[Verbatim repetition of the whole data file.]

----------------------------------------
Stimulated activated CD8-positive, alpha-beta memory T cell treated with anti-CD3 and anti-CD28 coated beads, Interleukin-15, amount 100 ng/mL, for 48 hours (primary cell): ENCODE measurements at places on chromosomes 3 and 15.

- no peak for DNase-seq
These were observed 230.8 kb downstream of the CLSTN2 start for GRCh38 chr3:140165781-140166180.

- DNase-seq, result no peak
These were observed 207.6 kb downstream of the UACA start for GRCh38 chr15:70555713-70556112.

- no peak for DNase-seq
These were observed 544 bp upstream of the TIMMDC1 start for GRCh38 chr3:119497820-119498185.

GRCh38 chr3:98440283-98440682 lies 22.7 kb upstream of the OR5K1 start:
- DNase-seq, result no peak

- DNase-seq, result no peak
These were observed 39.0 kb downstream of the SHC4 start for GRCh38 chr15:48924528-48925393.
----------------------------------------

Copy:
Stimulated activated CD8-positive, alpha-beta memory T cell treated with anti-CD3 and anti-CD28 coated beads, Interleukin-15, amount 100 ng/mL, for 48 hours (primary cell): ENCODE measurements at places on chromosomes 3 and 15.

- no peak for DNase-seq
These were observed 230.8 kb downstream of the CLSTN2 start for GRCh38 chr3:140165781-140166180.

- DNase-seq, result no peak
These were observed 207.6 kb downstream of the UACA start for GRCh38 chr15:70555713-70556112.

- no peak for DNase-seq
These were observed 544 bp upstream of the TIMMDC1 start for GRCh38 chr3:119497820-119498185.

GRCh38 chr3:98440283-98440682 lies 22.7 kb upstream of the OR5K1 start:
- DNase-seq, result no peak

- DNase-seq, result no peak
These were observed 39.0 kb downstream of the SHC4 start for GRCh38 chr15:48924528-48925393.